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100 Mile Cadets train for winter survival

The 2887 Rocky Mountain Rangers Royal Canadian Army Cadets held a Winter FTX

Cadets got a crash course last weekend how to survive in the bush in winter.

The 2887 Rocky Mountain Rangers Royal Canadian Army Cadets were taught basic skills during the winter field training exercise (FTX), including how to start a fire, put on snowshoes, and load and properly pull a sled. Although they usually sleep in their tents during the weekend, this year they were at the Horse Lake Road Training Centre.

“We typically always do a winter FTX,” said Tabitha Fournier, the 2887’s commanding officer. “We show them how to be out in the cold. This year we weren’t allowed to sleep outside but typically we sleep out in our tents. It just kind of shows them how to survive in the winter.”

One of the cadets’ instructors was Guy Wilton, who works in the Cariboo as a firearm and hunting safety instructor. Wilton said the knowledge he and his fellow instructors passed along can be used by the cadets anytime in life. Wilton is volunteering this year as his children Rachel and Caelen have just joined the cadets.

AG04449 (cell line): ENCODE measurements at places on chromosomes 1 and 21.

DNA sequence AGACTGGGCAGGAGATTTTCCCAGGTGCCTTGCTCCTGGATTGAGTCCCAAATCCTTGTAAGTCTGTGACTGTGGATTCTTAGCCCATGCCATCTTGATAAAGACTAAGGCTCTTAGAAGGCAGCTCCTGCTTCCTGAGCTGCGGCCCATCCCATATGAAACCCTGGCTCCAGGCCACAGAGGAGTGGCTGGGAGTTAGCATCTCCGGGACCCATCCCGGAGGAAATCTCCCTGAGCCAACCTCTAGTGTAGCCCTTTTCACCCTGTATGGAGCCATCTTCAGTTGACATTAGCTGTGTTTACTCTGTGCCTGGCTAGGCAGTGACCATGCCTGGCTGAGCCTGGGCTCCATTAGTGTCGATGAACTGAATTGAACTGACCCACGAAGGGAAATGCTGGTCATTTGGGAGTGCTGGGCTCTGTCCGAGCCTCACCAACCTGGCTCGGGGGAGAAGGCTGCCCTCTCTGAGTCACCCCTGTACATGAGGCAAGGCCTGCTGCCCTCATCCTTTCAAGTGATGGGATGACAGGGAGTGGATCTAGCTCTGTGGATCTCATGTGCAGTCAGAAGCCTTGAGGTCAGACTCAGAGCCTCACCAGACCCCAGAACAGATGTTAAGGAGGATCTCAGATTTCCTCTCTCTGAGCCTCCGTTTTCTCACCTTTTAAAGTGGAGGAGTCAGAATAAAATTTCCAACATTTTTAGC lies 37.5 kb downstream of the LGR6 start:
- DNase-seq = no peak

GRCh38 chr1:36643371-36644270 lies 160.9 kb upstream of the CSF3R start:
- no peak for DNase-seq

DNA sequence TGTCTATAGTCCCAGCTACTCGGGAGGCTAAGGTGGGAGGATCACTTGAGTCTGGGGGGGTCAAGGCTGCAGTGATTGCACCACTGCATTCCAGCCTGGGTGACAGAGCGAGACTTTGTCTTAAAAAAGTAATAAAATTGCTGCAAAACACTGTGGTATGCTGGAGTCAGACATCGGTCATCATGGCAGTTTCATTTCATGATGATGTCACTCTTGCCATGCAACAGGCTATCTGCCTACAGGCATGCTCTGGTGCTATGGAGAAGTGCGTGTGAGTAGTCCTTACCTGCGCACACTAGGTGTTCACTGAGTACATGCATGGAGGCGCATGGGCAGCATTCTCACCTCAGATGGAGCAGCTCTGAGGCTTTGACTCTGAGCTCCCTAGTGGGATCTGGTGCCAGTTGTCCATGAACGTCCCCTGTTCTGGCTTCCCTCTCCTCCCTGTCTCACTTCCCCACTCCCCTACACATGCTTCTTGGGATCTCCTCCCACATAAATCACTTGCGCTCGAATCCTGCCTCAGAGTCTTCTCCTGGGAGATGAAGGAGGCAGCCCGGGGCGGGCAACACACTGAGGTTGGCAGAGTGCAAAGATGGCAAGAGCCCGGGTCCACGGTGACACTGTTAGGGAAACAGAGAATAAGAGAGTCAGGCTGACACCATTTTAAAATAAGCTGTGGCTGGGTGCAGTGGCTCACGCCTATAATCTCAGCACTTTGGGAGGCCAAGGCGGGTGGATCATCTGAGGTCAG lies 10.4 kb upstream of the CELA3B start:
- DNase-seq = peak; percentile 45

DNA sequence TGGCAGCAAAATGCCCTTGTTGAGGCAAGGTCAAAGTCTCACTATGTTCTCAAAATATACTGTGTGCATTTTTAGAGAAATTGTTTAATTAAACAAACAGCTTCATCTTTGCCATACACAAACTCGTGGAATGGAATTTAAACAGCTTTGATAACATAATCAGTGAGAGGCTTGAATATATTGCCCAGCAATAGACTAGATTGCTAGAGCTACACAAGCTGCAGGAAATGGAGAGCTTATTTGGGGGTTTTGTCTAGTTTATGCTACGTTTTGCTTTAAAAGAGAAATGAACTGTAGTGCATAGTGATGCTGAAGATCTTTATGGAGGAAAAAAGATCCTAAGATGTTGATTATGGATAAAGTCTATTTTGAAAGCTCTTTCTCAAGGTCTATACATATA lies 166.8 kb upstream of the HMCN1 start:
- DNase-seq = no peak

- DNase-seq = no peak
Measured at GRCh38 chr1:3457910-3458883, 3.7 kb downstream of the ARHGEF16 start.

“It really is fantastic. It’s an activity you can do with your kids and something you can do for the community and what I’m learning here is great stuff,” Wilton said.

Rachel said she had fun, noting bush survival skills is valuable for everyone, not just cadets.

“If you’re ever camping and or hunting for multiple days, this is good stuff to know,” she said. “I’ve gone camping in a tent but not out in the forest, but that’s something I’d like to do. Especially out in the winter. I like the cold.”

Fournier said it’s important for cadets to know how to put on and move around in snowshoes as in deep snows they’re key to getting around. The sled loading exercise, meanwhile, taught them what they need to survive when going camping and how to work as a team to carry it.

“We’re pretty lucky because we get to do this training. They learn and a lot of them already know how to survive in the winter because we live in a pretty cold area, but it just adds some more to (their knowledge),” Fournier said. “They all seem to be having fun out here and that’s our main point, for them to have fun and learn.”

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Patrick Davies

About the Author: Patrick Davies

An avid lover of theatre, media, and the arts in all its forms, I've enjoyed building my professional reputation in 100 Mile House.
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